The Founder and Executive Director discusses her new memoir “Becoming Ms. Burton” and her work helping incarcerated women.
Founder and Executive Director Susan Burton
Tavis Smiley: Good evening from Los Angeles. I’m Tavis Smiley.
Susan Burton knows how hard life can be after her five-year-old son was accidentally killed in 1981 by a police officer. She ended up in prison six different times for drug-related offenses. She got clean in 1997 and started a group home for formerly incarcerated women called “A New Way of Life” which helps women leaving prison rebuild their lives.
Tonight, a conversation with Susan Burton. We’re glad you’ve joined us.
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Tavis: Susan Burton is an advocate for criminal justice reform and helps formerly incarcerated women get back on their feet through her organization, “A New Way of Life”. Her powerful story is detailed in a new memoir. It’s called “Becoming Ms. Burton: From Prison to Recovery to Leading the Fight for Incarcerated Women”. It is my honor to welcome Susan Burton back to this program.
Can I just start by saying, having met you a few years ago and had you on this program before, I am so honored and just pleased and delighted to see that people are getting the work that you’ve been doing for some time?
Sometimes you labor in the vineyard and people never — not that it matters — because you’re not doing it for the adoration. You’re not doing it for the adulation or the praise, but it is nice when people finally catch up to what you’ve been doing and how well you’ve been doing it. How are you handling all this Michelle Alexander, Bryan Stevenson, John Legend, Nicholas Kristof love [laugh]?
Susan Burton: It’s wonderful. I don’t do the work for recognition. I do it because it needs to be done, and somebody needs to do it. So I picked up the banner to help women escape the criminal justice system. Myself, I traveled in and out of prison for almost two decades and there was no help for me until October 4 of 1997. You know, I found help in Santa Monica.
Tavis: That date is etched in your brain, obviously.
Burton: October 4 is etched in my brain, yes. I found that treatment in Santa Monica was much different than in South L.A. for controlled substance, for addiction. I found that in Santa Monica and I brought it back to South L.A.
Tavis: Treatment is different how?
Burton: People in Santa Monica, when I was there in 1997, they weren’t going to prison for being in possession of a controlled substance. They were getting a court card or being diverted to a treatment program.
I can remember a young man in a 12-step meeting complaining about the color green. He had had an accident under the influence of alcohol and drugs and his sentence was to paint the jail. My sentence was to live in the jail, much different.
So when I found the support, the services, the way in which we were treated with dignity and respect, I was able to begin my healing process, pick up my bed and walk, and I came back to South L.A. to spread that. Since then, we’ve helped over 1,000 women transition back into the community and reunited over 300 children with their moms. You know, I’m happy about that.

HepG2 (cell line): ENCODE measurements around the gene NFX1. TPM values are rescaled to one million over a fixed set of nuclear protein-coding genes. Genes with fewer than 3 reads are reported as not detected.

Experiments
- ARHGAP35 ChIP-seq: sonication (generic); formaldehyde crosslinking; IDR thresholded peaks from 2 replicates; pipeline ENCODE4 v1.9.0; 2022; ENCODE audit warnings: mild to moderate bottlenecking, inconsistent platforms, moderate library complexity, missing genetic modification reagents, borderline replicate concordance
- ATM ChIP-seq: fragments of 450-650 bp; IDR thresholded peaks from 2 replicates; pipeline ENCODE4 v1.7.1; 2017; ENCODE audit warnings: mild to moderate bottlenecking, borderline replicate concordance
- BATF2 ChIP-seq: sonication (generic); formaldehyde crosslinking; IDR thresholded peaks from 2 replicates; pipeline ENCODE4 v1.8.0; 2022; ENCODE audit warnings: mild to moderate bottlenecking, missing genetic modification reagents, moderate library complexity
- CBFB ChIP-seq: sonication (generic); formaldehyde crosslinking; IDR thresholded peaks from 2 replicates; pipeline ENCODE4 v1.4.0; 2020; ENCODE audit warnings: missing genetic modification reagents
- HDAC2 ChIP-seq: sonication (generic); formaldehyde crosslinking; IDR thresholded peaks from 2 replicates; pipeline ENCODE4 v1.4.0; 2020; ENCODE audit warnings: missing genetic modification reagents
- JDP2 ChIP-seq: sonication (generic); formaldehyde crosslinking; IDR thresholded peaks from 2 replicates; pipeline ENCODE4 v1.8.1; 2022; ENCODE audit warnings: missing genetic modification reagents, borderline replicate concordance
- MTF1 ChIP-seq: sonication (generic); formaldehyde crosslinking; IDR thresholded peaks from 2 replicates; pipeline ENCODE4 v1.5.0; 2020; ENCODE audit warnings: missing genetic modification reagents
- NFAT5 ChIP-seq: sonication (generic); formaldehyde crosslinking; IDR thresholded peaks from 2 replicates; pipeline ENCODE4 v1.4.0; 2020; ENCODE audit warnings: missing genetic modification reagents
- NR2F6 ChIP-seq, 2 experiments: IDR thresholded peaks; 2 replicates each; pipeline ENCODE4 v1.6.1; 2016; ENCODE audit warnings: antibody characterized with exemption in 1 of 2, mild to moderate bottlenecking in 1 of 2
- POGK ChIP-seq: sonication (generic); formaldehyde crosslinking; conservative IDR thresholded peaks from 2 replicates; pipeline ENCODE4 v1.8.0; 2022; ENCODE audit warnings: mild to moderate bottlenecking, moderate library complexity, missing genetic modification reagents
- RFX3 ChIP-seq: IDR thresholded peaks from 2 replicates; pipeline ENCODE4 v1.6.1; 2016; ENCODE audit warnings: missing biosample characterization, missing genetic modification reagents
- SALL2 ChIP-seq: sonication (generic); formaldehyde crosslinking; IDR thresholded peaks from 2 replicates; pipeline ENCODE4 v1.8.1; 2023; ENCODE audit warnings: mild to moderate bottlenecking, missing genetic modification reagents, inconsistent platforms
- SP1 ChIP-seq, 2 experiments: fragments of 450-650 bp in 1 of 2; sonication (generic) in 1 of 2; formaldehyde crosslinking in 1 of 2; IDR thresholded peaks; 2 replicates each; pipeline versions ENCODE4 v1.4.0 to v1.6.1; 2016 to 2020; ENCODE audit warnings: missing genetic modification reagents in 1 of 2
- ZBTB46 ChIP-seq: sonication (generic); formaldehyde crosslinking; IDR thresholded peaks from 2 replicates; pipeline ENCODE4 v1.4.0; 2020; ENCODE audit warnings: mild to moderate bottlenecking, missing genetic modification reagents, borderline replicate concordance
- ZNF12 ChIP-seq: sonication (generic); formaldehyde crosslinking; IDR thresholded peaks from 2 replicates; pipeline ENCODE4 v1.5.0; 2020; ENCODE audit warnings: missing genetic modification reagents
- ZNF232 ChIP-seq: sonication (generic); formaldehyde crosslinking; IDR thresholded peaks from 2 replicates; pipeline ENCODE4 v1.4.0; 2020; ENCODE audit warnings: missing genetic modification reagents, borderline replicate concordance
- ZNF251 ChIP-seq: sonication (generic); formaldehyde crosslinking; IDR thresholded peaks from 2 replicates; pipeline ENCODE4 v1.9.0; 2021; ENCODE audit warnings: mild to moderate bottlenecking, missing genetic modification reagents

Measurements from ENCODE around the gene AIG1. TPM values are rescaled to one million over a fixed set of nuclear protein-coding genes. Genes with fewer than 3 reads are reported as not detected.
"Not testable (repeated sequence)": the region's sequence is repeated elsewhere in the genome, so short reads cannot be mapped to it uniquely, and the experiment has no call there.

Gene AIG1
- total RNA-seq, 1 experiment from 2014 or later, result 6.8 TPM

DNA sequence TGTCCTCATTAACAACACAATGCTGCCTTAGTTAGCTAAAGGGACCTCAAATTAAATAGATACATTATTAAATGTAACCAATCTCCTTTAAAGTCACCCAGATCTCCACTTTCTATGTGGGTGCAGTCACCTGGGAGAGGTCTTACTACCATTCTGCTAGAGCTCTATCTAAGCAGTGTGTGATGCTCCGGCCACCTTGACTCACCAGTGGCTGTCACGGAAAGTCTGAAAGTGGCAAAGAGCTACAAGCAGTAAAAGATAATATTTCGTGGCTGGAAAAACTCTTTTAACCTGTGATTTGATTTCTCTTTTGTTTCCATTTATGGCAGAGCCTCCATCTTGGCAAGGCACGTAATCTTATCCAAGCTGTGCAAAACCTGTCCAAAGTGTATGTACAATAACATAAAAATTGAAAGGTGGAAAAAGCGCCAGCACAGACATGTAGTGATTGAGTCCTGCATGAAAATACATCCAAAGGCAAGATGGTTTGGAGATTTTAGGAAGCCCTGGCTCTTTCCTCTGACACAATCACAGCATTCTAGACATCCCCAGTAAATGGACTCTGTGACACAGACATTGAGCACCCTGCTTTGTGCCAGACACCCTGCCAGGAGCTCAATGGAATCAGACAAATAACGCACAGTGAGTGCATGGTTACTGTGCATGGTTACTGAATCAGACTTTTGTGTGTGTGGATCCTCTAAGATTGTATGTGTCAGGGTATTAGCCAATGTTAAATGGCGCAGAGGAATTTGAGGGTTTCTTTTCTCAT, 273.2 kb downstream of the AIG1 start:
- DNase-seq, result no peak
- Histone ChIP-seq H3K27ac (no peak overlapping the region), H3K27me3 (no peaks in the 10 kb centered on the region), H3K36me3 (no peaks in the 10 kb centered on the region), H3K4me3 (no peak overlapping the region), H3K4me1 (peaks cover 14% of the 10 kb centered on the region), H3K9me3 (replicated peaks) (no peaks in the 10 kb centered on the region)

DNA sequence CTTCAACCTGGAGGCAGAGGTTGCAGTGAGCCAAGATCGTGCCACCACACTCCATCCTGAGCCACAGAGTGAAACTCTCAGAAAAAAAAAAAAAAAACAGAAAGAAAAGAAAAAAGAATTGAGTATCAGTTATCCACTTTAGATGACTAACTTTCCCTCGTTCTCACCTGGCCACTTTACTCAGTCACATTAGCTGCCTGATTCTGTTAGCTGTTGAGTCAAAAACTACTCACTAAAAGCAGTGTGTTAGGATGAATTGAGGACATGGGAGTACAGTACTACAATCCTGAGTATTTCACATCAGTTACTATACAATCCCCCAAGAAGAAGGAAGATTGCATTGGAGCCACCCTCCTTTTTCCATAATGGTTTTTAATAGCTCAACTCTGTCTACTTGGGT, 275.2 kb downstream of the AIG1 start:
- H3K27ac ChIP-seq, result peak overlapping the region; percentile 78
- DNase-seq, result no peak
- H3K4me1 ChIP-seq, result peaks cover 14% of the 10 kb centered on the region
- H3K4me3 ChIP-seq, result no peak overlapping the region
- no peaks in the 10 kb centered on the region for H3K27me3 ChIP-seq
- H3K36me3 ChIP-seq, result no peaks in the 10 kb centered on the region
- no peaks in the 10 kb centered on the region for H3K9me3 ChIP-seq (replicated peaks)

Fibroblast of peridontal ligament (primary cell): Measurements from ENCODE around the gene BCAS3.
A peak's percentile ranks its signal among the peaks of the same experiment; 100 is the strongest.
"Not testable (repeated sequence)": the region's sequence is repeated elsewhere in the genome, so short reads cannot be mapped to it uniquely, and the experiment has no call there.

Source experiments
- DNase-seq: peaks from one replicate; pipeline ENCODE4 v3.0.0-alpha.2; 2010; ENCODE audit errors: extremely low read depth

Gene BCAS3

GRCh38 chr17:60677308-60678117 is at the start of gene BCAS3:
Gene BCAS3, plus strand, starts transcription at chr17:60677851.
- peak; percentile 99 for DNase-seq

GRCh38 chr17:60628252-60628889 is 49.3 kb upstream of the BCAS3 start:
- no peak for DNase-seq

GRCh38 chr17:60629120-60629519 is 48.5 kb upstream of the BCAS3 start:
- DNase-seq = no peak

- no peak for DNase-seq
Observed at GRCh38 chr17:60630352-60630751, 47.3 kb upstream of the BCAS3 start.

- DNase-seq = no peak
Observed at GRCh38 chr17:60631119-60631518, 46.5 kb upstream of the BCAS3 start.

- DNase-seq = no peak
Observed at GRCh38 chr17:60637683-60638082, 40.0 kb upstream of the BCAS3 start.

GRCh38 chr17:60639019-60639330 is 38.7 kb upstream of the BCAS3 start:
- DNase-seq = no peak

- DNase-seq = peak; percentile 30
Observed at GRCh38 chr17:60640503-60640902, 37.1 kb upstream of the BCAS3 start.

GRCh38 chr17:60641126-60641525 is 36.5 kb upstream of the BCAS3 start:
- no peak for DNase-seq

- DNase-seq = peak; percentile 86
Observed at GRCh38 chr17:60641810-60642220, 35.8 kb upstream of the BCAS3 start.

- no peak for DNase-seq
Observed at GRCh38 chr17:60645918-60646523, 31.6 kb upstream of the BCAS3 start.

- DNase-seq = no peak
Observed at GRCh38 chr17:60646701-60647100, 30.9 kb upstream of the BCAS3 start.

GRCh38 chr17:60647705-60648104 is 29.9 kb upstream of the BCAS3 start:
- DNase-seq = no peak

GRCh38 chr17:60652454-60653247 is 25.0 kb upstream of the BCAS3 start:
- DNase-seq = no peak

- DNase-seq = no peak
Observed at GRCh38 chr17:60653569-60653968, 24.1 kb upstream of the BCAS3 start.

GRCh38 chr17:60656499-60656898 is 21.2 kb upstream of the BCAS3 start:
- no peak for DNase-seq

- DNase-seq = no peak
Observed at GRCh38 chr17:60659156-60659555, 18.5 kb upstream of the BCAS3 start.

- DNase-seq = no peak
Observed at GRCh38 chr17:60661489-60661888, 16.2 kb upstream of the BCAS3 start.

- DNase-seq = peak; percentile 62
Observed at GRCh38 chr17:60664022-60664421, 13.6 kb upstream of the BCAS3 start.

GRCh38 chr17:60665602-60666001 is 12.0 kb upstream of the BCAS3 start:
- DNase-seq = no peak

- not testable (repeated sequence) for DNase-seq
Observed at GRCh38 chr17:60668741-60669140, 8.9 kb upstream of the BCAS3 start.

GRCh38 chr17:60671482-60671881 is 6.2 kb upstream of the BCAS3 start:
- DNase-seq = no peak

Tavis: You should be.
Tavis: I’m not naïve in asking this question, but is what you saw in Santa Monica versus what you saw in South Central, was that difference based on race? Was it based on class or something I’m missing?
Burton: I think it’s a mixture of race and class. You know, poor people aren’t extended the services that wealthy people are. Poor people can’t buy the services that wealthy people can. You know, I got a lucky break to be able to enter into that community and be supported and experience what I experienced there. The luck just didn’t stop with me. I had to extend that to other people, to other women.
Tavis: So because — help me understand this piece. Because you’re operating in a judicial system, in a criminal justice system that, whether it says it does or doesn’t, does in fact see race, it does.
Burton: It does.
Tavis: Because you’re operating in that system, when you say you brought what you saw in Santa Monica back to South Central, you may have brought some good ideas back, but you’re still dealing with Black and Brown sisters.
Tavis: So how did you get the respect for them because they’re still Black and Brown that the good white folk were getting in Santa Monica?
Burton: Right. Well, I’m an advocate. I’m an activist and, through the years, you know, I’ve carved out a certain level of respect for Ms. Burton, and that’s in the judicial system throughout our legislative offices and…
Tavis: You were just in Sacramento, I hear.
Burton: I just came back from Sacramento.
Tavis: Doing some lobbying.
Burton: Doing some lobbying, talking about jury service. I still can’t serve on a jury and how does a person from my community…
Tavis: And you actually want to [laugh].
Burton: I want to! I want to [laugh]!
Tavis: I ain’t mad at you, yeah [laugh].
Burton: Hey, I want to serve on a jury and I want my community to be able to fully participate in civic activities. I did my time. I rehabilitated myself and 1,000 other women. We’re fit for jury service.
Tavis: And what’d you hear in Sacramento when you made your plea?
Burton: A few legislators said that, when I testified, they got a whole different picture and a whole different thought about what we’re doing here in America, how we’re continuing to punish people, and they passed it. So it got passed through one committee. I got a couple of more committees to do and I’ll be back and open doors.
Tavis: But you made it out of committee, though?
Burton: It made it out of committee.
Tavis: High-five on that. All right. That’s how the process starts.
Tavis: One committee at a time. Since I got a full show with you, let me just take my time. You referenced this, but I want people to get the full measure, and they’re going to get it when they read the book. I want them to get more of the full measure of what you were going through during that 20-year period.
So tell me how you got into the spot you were in, why you stayed in there, why you couldn’t get out. I was fascinated and just blown away. Quite frankly, it was arresting to read this passage in your book where there was one prison official who said to you, “We’re gonna hold your spot. We know you’re coming back.”
Burton: Yeah, you’re coming back.
Tavis: They would tell you, “Susan, we’re gonna hold a spot for you, honey, ’cause we know you’re coming back.” I mean, when you have people expecting you to be recidivist…